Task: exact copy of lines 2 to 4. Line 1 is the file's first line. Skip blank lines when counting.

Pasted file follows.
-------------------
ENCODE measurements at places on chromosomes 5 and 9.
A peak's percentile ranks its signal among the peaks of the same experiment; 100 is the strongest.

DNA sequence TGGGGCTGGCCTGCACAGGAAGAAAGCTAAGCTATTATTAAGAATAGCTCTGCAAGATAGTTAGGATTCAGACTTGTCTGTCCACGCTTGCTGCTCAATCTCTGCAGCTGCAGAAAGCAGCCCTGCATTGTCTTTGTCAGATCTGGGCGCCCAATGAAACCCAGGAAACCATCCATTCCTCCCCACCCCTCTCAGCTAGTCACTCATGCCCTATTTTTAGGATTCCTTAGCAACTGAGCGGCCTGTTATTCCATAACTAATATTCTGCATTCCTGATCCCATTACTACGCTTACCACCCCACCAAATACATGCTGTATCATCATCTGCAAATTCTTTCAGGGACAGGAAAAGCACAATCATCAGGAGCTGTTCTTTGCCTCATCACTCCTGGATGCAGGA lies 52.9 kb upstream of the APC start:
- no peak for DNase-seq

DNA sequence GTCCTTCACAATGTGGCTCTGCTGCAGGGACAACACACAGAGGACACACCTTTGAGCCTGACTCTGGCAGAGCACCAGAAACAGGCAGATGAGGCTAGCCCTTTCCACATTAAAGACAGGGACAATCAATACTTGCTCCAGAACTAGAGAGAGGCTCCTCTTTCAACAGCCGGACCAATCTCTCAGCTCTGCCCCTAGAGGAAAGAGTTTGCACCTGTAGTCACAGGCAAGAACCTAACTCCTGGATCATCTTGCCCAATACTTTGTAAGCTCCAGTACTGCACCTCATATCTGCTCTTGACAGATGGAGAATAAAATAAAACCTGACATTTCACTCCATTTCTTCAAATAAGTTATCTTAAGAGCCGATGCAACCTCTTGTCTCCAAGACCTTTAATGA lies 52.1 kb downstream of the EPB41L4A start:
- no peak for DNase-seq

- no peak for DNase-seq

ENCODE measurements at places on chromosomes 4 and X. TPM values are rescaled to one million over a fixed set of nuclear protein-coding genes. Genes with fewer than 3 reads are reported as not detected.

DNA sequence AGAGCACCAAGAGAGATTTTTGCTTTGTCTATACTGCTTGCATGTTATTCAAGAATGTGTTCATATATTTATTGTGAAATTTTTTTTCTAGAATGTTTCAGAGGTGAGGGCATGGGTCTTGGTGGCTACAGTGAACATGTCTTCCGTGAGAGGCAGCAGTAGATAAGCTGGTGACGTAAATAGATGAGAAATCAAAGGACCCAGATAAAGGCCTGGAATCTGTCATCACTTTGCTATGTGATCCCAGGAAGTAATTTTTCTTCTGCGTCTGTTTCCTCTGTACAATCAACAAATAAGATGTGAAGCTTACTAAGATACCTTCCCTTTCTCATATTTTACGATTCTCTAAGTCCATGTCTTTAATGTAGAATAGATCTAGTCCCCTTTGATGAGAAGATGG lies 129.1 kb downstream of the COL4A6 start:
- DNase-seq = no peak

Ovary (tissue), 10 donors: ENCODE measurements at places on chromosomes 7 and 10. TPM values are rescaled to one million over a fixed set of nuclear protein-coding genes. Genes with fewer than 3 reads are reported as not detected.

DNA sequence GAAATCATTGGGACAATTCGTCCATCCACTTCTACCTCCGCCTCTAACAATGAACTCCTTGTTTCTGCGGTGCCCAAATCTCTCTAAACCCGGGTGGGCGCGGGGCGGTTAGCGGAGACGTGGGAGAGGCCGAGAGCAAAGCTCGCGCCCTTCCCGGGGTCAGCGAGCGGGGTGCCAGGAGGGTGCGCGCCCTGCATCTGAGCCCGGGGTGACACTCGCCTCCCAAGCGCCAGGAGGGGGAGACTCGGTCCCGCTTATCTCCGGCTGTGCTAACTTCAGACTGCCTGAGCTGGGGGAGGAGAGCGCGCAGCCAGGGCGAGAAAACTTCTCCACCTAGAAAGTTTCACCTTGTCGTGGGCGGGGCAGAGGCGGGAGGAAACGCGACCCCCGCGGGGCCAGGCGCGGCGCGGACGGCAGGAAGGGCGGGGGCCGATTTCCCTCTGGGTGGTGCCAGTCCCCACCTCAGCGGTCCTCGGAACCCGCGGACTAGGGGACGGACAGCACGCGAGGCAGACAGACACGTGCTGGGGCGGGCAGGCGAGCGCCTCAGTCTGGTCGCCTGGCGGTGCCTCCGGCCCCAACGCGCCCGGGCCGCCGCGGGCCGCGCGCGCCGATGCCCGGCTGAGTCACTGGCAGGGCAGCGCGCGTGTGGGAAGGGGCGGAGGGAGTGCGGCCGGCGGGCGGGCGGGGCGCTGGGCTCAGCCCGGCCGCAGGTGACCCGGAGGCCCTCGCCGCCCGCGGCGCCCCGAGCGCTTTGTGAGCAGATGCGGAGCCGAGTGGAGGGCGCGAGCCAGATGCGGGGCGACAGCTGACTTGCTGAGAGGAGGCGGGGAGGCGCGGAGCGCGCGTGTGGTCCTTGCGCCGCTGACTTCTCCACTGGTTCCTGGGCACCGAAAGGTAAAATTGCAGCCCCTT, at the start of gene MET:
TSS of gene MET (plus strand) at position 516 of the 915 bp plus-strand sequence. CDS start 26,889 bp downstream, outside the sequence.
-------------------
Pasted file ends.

A peak's percentile ranks its signal among the peaks of the same experiment; 100 is the strongest.

DNA sequence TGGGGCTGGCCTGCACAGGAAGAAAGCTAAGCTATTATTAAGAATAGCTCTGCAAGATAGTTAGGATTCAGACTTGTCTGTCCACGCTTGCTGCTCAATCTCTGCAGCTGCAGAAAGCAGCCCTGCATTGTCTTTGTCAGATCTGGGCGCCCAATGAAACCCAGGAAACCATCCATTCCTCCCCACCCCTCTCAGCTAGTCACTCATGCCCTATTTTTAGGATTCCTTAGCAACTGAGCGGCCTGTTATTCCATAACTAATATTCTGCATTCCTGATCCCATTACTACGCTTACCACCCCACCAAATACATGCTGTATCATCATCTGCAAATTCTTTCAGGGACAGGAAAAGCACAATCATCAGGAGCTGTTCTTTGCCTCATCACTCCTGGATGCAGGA lies 52.9 kb upstream of the APC start:
- no peak for DNase-seq